Police conspired with business leaders, distorted crime reports and lied on the witness stand to frame Burton for crimes she did not commit, the suit says.
City Atty. Mike Feuer, who succeeded Trutanich, said in an earlier interview that the Burton claim had no merit.
“We proceeded in that case in a highly professional way,” he said.
LAPD Lt. Andy Neiman said the department would not comment on a pending lawsuit.
The suit, brought by the Legal Aid Foundation of Los Angeles on behalf of Burton and the Los Angeles Community Action Network, also accuses police of harassing and intimidating group members and falsely arresting its leaders.
The actions were designed to silence the group’s protests against the displacement and “criminalization” of poor residents of skid row, the densest concentration of homeless and extremely low-income people in the country, the suit says.
“Many business interests and the City officials who support them apparently see the existence of high concentrations of poor people in the area, especially African American men and the highly visible homeless population, as an obstacle to planned business expansion and development,” says the suit.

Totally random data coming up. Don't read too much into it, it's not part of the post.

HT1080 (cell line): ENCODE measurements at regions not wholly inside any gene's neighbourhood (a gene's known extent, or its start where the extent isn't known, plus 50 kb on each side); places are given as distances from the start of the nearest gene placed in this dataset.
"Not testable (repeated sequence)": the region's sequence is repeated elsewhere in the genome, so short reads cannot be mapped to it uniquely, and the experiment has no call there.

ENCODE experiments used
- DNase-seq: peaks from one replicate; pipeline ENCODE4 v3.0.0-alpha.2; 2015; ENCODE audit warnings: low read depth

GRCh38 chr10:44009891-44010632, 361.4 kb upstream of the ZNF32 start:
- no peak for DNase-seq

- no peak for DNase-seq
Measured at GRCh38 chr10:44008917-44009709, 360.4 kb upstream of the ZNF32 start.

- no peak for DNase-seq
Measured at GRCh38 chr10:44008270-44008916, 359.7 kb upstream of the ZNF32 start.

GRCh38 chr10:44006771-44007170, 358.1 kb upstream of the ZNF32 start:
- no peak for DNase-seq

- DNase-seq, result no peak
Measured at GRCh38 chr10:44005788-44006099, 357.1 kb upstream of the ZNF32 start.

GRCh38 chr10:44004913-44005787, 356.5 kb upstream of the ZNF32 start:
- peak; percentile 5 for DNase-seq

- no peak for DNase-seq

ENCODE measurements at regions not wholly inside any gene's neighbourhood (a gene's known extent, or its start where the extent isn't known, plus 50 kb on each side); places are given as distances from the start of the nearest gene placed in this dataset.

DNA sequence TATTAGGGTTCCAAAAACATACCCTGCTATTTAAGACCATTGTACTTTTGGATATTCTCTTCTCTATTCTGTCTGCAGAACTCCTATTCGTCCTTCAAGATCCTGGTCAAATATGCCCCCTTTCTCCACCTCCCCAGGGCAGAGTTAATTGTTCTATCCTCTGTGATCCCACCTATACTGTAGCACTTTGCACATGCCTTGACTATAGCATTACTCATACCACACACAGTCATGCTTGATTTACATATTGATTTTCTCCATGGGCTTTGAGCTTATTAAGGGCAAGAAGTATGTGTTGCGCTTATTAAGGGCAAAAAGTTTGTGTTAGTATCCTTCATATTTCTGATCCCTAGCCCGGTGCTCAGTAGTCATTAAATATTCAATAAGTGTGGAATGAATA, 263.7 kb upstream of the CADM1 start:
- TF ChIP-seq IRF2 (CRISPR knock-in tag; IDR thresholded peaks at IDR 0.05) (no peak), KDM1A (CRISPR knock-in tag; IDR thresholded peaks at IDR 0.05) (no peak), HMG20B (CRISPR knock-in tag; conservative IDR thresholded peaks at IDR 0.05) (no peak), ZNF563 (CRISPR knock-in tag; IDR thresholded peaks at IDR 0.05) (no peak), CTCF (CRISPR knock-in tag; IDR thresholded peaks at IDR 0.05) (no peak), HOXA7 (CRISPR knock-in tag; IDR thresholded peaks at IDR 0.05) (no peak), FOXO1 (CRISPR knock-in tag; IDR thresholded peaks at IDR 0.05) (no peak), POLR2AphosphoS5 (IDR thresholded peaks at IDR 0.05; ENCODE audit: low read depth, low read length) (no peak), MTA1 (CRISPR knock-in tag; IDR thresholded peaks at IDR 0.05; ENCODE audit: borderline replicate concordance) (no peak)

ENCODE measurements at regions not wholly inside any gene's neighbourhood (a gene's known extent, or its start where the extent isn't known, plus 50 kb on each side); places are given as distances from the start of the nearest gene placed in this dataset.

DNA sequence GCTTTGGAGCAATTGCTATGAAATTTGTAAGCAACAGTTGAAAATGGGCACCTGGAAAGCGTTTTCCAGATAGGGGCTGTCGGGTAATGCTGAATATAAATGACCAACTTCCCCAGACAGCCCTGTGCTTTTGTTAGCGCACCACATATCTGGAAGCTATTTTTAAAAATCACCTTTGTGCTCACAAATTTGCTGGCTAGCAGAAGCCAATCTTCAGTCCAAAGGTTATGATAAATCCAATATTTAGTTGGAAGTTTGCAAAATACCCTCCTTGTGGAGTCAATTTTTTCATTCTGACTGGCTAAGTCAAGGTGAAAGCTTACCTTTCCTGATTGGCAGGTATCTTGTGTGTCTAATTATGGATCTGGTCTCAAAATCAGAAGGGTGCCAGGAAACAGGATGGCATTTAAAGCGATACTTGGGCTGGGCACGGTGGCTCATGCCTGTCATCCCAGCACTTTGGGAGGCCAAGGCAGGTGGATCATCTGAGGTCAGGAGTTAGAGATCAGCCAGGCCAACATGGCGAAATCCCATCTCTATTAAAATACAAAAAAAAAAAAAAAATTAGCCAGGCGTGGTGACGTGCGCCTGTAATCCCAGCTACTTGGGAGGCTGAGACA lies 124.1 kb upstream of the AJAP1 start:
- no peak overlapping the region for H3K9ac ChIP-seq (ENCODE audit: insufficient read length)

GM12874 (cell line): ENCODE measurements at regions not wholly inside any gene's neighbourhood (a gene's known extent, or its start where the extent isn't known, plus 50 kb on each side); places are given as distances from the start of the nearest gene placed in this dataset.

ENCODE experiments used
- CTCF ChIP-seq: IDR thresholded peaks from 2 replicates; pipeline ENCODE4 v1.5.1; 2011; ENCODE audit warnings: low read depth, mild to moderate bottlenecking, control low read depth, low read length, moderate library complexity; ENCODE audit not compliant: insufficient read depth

Also named in the suit are the Downtown Industrial District Business Improvement District, whose security guards patrol skid row on bikes; Central City East Assn. and its former director, Estela Lopez, who ran the improvement district; the Los Angeles Police Department; Police Chief Charlie Beck; and Lt. Shannon Paulson.
“Really, the city should have been helping them fight against homelessness, not put every barrier in their way and blatantly violate their 1st Amendment rights,” said Legal Aid Foundation attorney Barbara Schultz.
The suit seeks an injunction to halt interference with L.A. Community Action Network’s civil and constitutional rights; a declaration that the rights of Burton and her group were violated; and general, special and punitive damages. It was filed in U.S. District Court in Los Angeles.